Need To Evacuate in Oregon? Hope You’ve Got A Car!

If you haven’t heard, the west coast of America has been on fire lately. For California this is nothing new, but it’s been fascinating to me as a native Oregonian to see how the response has gone.

It’s also been interesting because I have spent today since 11:00 am or so with a small window on my computer displaying a map that says I’m about 3 miles away from the “Level 2” zone. I guess that’s just what’s it’s like, living the Level 1 Life. I don’t check it obsessively, but I click over every hour or so to make sure I don’t need to wrap up my work and get out of here.

Here’s a picture of what the sky looks like right now, although you’ve almost certainly seen better pictures elsewhere.

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And here’s one I managed to snap that actually sort-of shows the level of smoke we’re dealing with. It’s not as bad as other places, and there’s no ash yet, but it’s macabre to see it everywhere outside.

There are some shelters set up where I’m located (Milwaukie, OR — in Clackamas County) and that’s a trip. The mall nearby is taking RVs only, and they make a point to let everyone know that there is no livestock allowed. There’s an expo center that is taking livestock, and livestock only though, so if that’s your concern, you’re in luck.

Everywhere seems to be for people who have tents to set up, RVs to hitch, cars to sleep in, or … need to store their cows, I guess?

The evacuation info reminds everyone to bring plenty of water and snacks because you might be in your car for a while. This is probably very good advice for people who might be evacuating and who have a car. I’m positive that the shelter locations are a really great alternative to being in a burning living area; as long as you’ve got a tent and everything, and a way to get all that equipment there.

I … don’t?

Now, to be fair, to my knowledge transit is still operating in most of the areas, except where it would be unsafe, so in theory I could get out of here that way.

Still, it’s a real bummer to be walking long distances to busses and riding around with a satchel you’ve filled with your most crucial possessions. I have 2 changes of outfits, my computer, my backup drive, and some charging equipment, along with a Kindle, but it’s all pretty heavy and not pleasant to be walking very far with.

I guess it’s more of a bummer if your house goes up in flames. I just sort of rent a tiny basement room, so in the grand scheme of things I’m not losing much if it all goes pear-shaped. So I’ll allow for that; other people are feeling tons of intense dread, which is perfectly valid. I am glad I am not one of them, but if I weren’t so cynical and fatalistic I definitely would be.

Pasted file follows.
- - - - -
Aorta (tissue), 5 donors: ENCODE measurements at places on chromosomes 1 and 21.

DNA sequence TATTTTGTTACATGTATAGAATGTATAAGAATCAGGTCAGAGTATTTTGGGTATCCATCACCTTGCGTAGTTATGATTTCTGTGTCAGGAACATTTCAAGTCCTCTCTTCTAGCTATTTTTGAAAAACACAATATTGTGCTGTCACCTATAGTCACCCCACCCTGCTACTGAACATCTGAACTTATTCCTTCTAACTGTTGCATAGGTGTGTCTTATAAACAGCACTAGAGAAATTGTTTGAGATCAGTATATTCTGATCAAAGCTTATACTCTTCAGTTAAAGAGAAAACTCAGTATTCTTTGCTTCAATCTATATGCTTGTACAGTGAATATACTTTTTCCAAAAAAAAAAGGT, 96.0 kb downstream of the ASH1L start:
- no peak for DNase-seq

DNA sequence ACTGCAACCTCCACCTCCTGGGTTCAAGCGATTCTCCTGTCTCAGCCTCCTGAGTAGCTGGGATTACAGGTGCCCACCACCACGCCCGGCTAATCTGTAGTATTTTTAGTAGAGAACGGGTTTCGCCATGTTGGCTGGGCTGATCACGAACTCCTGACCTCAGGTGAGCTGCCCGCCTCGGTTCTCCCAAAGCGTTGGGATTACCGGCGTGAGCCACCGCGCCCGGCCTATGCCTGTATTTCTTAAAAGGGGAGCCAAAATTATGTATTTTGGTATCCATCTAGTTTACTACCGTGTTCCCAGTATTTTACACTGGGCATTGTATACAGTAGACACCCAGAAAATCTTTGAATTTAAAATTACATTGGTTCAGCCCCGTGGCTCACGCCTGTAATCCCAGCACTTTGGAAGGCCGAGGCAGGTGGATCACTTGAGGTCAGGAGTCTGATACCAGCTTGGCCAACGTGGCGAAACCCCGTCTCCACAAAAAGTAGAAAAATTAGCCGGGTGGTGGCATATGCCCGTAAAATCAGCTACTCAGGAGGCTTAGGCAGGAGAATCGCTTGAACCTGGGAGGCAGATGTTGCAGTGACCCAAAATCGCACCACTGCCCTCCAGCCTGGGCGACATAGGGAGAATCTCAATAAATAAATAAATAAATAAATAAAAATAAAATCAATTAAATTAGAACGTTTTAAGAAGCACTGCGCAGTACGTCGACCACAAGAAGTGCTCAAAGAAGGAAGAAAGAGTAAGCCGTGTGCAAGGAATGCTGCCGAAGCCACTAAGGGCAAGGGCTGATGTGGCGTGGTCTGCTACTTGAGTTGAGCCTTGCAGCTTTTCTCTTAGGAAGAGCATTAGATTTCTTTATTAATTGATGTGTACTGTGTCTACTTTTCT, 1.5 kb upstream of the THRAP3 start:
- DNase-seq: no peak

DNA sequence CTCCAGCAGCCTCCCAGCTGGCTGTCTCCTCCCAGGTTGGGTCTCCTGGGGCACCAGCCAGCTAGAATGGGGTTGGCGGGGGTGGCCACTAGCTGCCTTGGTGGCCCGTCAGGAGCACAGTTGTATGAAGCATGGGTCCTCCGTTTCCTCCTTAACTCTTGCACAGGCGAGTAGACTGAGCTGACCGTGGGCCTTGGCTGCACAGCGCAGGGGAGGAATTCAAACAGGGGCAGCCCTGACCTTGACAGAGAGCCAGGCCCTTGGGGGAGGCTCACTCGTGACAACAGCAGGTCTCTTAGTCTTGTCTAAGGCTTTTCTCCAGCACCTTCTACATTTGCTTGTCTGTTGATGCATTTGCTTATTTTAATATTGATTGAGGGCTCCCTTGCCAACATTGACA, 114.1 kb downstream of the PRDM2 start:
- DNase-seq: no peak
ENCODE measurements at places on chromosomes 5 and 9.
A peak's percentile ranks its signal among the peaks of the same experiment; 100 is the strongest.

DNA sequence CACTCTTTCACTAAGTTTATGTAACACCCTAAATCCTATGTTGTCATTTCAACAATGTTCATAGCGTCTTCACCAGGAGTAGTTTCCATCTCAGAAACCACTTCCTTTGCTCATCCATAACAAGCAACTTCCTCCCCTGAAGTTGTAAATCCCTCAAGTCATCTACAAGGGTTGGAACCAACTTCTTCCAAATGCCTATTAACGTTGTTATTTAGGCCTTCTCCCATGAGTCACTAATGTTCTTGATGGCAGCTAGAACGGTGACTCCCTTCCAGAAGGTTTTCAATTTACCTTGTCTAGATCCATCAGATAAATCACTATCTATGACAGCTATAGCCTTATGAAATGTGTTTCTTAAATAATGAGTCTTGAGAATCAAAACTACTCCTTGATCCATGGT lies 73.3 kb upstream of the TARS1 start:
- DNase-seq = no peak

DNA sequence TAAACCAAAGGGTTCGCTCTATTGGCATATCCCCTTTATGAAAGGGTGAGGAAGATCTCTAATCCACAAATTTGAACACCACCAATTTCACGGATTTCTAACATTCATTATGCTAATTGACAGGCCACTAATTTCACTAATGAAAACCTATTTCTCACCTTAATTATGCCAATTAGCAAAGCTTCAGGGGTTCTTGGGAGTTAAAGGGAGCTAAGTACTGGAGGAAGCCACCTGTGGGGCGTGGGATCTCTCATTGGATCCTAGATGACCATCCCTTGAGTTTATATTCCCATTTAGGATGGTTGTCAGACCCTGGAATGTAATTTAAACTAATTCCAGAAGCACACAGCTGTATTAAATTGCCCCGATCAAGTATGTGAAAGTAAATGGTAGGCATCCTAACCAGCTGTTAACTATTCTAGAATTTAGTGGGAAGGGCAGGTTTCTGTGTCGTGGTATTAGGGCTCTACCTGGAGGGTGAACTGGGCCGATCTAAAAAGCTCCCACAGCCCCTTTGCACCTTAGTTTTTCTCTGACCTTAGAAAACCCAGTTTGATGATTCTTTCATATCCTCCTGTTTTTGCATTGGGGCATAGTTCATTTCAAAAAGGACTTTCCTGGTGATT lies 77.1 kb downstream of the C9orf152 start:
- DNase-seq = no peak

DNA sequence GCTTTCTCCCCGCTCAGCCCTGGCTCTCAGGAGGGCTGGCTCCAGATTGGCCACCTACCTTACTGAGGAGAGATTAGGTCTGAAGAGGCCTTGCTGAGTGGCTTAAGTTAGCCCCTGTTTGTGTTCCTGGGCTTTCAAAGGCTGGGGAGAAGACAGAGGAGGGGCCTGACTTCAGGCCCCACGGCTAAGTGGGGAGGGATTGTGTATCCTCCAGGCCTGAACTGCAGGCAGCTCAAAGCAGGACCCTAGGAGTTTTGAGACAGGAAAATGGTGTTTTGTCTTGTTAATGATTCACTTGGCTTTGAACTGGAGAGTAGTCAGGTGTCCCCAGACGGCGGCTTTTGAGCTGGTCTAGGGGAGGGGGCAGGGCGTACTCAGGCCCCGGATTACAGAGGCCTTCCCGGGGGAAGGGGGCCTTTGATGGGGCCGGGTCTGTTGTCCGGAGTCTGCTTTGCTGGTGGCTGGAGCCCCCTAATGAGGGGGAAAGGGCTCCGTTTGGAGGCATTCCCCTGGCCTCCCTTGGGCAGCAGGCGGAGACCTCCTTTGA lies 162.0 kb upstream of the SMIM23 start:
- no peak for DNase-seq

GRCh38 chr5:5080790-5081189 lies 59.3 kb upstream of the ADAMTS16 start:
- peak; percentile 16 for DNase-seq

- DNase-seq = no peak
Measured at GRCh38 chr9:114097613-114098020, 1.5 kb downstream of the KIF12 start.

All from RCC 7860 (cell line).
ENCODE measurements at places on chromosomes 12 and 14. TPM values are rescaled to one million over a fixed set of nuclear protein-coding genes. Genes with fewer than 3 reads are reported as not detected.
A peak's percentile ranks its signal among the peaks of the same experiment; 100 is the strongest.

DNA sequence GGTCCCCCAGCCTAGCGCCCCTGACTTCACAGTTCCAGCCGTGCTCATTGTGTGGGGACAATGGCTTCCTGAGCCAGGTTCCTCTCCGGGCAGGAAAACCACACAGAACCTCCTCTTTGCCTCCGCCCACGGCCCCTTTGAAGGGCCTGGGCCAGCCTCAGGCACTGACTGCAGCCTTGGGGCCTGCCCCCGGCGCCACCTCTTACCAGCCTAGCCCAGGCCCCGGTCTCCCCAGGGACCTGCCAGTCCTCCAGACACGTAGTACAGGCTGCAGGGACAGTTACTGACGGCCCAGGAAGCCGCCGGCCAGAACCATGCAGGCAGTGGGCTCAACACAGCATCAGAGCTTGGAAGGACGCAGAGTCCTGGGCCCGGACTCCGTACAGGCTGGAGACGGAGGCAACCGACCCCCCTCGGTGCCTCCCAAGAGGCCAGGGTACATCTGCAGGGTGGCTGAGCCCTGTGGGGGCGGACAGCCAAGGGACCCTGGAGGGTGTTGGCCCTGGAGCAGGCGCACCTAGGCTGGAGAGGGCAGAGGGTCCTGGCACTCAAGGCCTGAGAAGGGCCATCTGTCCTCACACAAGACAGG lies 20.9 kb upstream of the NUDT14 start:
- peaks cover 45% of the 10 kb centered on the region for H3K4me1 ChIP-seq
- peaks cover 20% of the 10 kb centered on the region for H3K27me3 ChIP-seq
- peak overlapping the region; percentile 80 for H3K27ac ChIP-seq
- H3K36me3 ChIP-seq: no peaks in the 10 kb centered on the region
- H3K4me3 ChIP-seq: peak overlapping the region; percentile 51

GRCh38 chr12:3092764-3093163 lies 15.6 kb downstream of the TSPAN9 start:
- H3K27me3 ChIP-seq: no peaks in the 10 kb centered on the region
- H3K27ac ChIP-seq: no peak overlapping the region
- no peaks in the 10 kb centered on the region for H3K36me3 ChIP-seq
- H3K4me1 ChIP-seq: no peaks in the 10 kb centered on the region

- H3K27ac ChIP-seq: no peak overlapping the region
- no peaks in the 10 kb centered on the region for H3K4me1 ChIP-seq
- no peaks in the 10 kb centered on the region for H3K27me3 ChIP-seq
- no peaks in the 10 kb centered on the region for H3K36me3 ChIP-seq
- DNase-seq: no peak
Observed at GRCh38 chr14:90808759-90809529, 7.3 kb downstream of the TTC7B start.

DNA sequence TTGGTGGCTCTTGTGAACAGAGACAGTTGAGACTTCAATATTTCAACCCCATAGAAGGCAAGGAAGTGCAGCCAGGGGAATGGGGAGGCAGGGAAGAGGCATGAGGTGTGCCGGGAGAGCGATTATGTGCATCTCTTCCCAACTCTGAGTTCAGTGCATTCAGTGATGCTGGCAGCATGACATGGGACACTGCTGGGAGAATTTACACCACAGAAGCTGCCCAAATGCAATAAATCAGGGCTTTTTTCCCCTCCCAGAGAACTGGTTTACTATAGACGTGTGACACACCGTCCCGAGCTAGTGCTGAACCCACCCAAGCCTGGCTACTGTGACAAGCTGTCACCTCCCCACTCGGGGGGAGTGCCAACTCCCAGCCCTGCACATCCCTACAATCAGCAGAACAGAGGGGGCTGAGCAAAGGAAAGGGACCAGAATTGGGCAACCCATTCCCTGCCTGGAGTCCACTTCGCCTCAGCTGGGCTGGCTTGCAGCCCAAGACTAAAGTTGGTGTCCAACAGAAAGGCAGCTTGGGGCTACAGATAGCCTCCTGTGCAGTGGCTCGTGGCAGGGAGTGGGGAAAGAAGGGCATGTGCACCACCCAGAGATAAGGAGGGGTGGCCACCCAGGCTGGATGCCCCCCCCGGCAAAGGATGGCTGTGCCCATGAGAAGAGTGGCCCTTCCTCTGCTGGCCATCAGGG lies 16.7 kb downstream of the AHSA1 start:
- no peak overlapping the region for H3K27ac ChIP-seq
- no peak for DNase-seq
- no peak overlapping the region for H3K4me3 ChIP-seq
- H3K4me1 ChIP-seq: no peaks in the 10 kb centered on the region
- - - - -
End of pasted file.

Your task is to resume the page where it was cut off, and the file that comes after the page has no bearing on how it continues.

But I can’t help realize that essentially, I’m S.O.L. here. Every evacuation plan and shelter situation has the same basic assumption that you’ve got a car to throw your important things and some vittles into, and head out along your precarious way. You can sleep in your car, or you can sleep in your RV, or you can rent a motel if you’ve got the cash (which I don’t, and anyway they’re all showing jacked up prices right now, and I’m sure they’re filled to the brim anyways).

I’m not going for the sob-story angle here — I’m more bemused by this reality than I am discouraged — but objectively speaking, the livestock are getting a better deal from the city/state than people who don’t have cars or the money to rent a hotel, and who don’t really know anyone in the area.

I had sort of assumed there’d be a big area with tents set up for displaced people and you sort of showed up and they gave you a bed for the night until the emergency was over. Isn’t that what disaster response is supposed to be like?

I can attribute some of this to the fact these fires started and spread rapidly, and that Oregon is not used to this sort of thing, especially this close to our cities.

That does mean that how our city and state respond says a lot about their priorities in a crisis. Which is kind of incriminating.

The fact that someone stopped and said “we desperately need to set up a place where people with livestock can keep their animals during the raging wildfires” but nobody bothered to think maybe there should be some emergency housing for people who aren’t in a position to couch-surf, rent a room, or sleep in a car, is worrisome.

I get it, I’m not a property-owner, I don’t own cattle, I don’t even drive a car — that makes me practically unamerican — but come on. There are people in a lot worse situations than me and they’re probably wondering the same thing. What are we supposed to do, get out and walk vaguely towards an area on the map that isn’t in potential danger, and then sort out the rest when we get there?

I dunno. I’ll say it again: livestock got a lot more consideration than individuals living close-ish to the fringes of society.

There’s a perfect response to that statement in Yiddish though — one which encapsulates entirely my feelings on the realization — and it’s all I can think to say right now:


A side-note: I am hearing vague grumblings from people about how the warnings are sporadic and the fire service is leaving people “in doubt” and to that I’d like to say: what? Did you think a wildfire was going to be perfectly predictable? The fire service is handling this situation admirably and if you don’t like situations where things are unpredictable and the stakes are high, I don’t know what to tell you except, like … don’t be around wildfires I guess?

Bad things happen and it’s not good but hey, maybe try not yelling at the only people doing you a favor here.

I’m an IT consultant, I studied physics, and I enjoy securities analysis in my free time, when I’m not writing. He/him or they/them. BLM!

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